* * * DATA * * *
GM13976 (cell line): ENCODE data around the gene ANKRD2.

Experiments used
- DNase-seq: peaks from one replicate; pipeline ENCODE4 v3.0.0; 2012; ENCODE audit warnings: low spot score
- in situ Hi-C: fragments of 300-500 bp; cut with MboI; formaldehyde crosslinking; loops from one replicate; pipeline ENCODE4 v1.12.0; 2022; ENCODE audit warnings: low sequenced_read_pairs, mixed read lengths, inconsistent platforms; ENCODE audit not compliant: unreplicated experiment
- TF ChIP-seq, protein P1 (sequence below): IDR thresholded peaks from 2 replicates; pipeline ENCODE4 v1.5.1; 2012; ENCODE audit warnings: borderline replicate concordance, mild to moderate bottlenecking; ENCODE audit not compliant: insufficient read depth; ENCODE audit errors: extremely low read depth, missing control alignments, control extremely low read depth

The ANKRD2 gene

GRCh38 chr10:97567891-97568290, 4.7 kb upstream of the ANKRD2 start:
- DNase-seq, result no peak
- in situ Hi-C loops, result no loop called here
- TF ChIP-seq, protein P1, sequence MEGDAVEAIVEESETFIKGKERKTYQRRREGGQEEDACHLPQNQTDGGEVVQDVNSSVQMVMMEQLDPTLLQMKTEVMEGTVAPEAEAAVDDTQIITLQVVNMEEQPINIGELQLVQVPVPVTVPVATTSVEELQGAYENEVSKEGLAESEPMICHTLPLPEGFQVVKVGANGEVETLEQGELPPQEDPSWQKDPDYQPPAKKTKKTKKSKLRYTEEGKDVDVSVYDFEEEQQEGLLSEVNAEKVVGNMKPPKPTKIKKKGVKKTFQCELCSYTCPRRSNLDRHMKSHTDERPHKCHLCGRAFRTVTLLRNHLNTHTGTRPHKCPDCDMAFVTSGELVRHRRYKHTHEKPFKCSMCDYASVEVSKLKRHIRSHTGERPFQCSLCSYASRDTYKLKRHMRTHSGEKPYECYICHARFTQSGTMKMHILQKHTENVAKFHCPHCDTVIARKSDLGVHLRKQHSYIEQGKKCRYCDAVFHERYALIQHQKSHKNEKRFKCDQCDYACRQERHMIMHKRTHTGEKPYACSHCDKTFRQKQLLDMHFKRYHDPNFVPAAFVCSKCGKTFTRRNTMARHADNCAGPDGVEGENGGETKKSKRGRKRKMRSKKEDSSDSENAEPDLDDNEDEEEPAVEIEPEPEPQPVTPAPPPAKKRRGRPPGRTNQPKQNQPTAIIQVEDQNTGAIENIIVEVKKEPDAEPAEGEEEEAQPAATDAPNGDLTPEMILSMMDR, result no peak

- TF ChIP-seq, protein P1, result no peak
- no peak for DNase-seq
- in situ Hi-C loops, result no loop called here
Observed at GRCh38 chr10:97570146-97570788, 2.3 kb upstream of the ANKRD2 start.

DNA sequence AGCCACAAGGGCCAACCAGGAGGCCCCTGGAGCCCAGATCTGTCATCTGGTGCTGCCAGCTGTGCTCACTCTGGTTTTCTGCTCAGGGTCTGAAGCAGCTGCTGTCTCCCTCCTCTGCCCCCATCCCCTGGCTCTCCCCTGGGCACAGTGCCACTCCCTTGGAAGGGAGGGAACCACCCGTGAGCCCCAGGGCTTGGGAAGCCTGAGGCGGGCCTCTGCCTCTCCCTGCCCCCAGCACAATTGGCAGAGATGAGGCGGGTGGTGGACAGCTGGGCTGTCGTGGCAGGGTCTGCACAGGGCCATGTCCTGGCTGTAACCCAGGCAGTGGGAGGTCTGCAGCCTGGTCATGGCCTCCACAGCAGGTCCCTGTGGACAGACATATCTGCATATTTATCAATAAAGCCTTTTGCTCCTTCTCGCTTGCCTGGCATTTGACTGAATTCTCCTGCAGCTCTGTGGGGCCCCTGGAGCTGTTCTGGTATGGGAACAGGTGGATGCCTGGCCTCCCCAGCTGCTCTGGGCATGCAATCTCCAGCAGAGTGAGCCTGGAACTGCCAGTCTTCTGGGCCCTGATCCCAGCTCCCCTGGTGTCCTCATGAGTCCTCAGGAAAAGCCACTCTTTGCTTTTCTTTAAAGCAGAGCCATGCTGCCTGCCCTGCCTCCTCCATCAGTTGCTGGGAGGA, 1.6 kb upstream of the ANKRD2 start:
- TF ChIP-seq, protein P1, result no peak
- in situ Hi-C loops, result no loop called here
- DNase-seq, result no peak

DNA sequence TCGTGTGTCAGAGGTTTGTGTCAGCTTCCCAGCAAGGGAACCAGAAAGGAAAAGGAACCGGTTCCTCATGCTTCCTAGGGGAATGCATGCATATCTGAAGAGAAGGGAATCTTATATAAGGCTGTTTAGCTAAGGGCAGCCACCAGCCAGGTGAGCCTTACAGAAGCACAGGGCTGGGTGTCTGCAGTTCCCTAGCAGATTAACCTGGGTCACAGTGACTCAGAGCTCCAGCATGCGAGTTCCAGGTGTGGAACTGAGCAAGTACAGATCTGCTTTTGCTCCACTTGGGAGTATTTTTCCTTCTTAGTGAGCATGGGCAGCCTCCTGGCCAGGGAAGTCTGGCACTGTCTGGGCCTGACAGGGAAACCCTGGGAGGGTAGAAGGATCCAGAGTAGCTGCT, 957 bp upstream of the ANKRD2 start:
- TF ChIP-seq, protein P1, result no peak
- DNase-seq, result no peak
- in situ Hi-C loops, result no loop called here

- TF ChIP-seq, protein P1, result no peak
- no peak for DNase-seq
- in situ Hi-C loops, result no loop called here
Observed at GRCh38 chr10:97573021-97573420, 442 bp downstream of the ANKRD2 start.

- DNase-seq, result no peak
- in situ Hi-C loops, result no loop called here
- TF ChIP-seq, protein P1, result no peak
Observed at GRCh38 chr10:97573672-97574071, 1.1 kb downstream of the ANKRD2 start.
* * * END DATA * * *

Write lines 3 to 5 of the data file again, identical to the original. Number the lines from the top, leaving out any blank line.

- DNase-seq: peaks from one replicate; pipeline ENCODE4 v3.0.0; 2012; ENCODE audit warnings: low spot score
- in situ Hi-C: fragments of 300-500 bp; cut with MboI; formaldehyde crosslinking; loops from one replicate; pipeline ENCODE4 v1.12.0; 2022; ENCODE audit warnings: low sequenced_read_pairs, mixed read lengths, inconsistent platforms; ENCODE audit not compliant: unreplicated experiment
- TF ChIP-seq, protein P1 (sequence below): IDR thresholded peaks from 2 replicates; pipeline ENCODE4 v1.5.1; 2012; ENCODE audit warnings: borderline replicate concordance, mild to moderate bottlenecking; ENCODE audit not compliant: insufficient read depth; ENCODE audit errors: extremely low read depth, missing control alignments, control extremely low read depth